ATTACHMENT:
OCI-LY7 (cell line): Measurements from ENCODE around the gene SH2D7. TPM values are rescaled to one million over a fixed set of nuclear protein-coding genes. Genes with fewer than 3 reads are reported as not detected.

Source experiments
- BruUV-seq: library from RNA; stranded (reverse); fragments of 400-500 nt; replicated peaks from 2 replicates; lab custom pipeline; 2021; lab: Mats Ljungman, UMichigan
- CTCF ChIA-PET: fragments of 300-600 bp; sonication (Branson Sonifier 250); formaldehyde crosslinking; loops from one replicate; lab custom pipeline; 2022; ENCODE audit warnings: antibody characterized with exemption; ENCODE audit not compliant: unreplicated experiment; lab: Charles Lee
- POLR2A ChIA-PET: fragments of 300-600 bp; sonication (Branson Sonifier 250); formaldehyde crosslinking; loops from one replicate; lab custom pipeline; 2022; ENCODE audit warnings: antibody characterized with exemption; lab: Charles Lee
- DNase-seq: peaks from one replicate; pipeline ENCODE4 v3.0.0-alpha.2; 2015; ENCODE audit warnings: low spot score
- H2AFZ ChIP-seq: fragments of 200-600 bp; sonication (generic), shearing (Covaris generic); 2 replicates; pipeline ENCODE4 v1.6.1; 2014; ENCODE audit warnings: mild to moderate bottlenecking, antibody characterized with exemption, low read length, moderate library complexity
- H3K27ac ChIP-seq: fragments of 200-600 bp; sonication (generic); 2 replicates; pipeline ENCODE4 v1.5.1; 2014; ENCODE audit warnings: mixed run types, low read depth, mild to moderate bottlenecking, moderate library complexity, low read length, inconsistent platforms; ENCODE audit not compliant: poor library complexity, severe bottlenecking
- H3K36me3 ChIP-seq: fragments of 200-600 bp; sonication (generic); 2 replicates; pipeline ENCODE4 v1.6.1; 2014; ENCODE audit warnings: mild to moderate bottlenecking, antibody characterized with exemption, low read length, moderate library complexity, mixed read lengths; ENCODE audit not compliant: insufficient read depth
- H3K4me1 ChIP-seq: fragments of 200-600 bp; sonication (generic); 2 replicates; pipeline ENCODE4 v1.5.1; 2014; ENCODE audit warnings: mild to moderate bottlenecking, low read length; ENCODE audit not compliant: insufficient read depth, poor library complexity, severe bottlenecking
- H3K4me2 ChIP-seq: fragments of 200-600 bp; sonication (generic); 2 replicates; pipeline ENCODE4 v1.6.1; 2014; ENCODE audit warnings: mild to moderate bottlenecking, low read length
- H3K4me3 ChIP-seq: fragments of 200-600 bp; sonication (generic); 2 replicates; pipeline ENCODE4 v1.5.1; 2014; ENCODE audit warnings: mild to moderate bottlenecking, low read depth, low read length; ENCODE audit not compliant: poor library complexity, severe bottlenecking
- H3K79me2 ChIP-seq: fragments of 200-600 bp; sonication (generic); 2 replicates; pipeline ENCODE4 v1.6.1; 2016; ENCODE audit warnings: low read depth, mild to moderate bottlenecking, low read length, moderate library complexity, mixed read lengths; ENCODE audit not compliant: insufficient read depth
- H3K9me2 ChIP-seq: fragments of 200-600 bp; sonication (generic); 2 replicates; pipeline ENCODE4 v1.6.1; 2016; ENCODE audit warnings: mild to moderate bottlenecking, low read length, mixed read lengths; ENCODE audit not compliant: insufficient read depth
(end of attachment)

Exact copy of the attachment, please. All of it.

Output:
OCI-LY7 (cell line): Measurements from ENCODE around the gene SH2D7. TPM values are rescaled to one million over a fixed set of nuclear protein-coding genes. Genes with fewer than 3 reads are reported as not detected.

Source experiments
- BruUV-seq: library from RNA; stranded (reverse); fragments of 400-500 nt; replicated peaks from 2 replicates; lab custom pipeline; 2021; lab: Mats Ljungman, UMichigan
- CTCF ChIA-PET: fragments of 300-600 bp; sonication (Branson Sonifier 250); formaldehyde crosslinking; loops from one replicate; lab custom pipeline; 2022; ENCODE audit warnings: antibody characterized with exemption; ENCODE audit not compliant: unreplicated experiment; lab: Charles Lee
- POLR2A ChIA-PET: fragments of 300-600 bp; sonication (Branson Sonifier 250); formaldehyde crosslinking; loops from one replicate; lab custom pipeline; 2022; ENCODE audit warnings: antibody characterized with exemption; lab: Charles Lee
- DNase-seq: peaks from one replicate; pipeline ENCODE4 v3.0.0-alpha.2; 2015; ENCODE audit warnings: low spot score
- H2AFZ ChIP-seq: fragments of 200-600 bp; sonication (generic), shearing (Covaris generic); 2 replicates; pipeline ENCODE4 v1.6.1; 2014; ENCODE audit warnings: mild to moderate bottlenecking, antibody characterized with exemption, low read length, moderate library complexity
- H3K27ac ChIP-seq: fragments of 200-600 bp; sonication (generic); 2 replicates; pipeline ENCODE4 v1.5.1; 2014; ENCODE audit warnings: mixed run types, low read depth, mild to moderate bottlenecking, moderate library complexity, low read length, inconsistent platforms; ENCODE audit not compliant: poor library complexity, severe bottlenecking
- H3K36me3 ChIP-seq: fragments of 200-600 bp; sonication (generic); 2 replicates; pipeline ENCODE4 v1.6.1; 2014; ENCODE audit warnings: mild to moderate bottlenecking, antibody characterized with exemption, low read length, moderate library complexity, mixed read lengths; ENCODE audit not compliant: insufficient read depth
- H3K4me1 ChIP-seq: fragments of 200-600 bp; sonication (generic); 2 replicates; pipeline ENCODE4 v1.5.1; 2014; ENCODE audit warnings: mild to moderate bottlenecking, low read length; ENCODE audit not compliant: insufficient read depth, poor library complexity, severe bottlenecking
- H3K4me2 ChIP-seq: fragments of 200-600 bp; sonication (generic); 2 replicates; pipeline ENCODE4 v1.6.1; 2014; ENCODE audit warnings: mild to moderate bottlenecking, low read length
- H3K4me3 ChIP-seq: fragments of 200-600 bp; sonication (generic); 2 replicates; pipeline ENCODE4 v1.5.1; 2014; ENCODE audit warnings: mild to moderate bottlenecking, low read depth, low read length; ENCODE audit not compliant: poor library complexity, severe bottlenecking
- H3K79me2 ChIP-seq: fragments of 200-600 bp; sonication (generic); 2 replicates; pipeline ENCODE4 v1.6.1; 2016; ENCODE audit warnings: low read depth, mild to moderate bottlenecking, low read length, moderate library complexity, mixed read lengths; ENCODE audit not compliant: insufficient read depth
- H3K9me2 ChIP-seq: fragments of 200-600 bp; sonication (generic); 2 replicates; pipeline ENCODE4 v1.6.1; 2016; ENCODE audit warnings: mild to moderate bottlenecking, low read length, mixed read lengths; ENCODE audit not compliant: insufficient read depth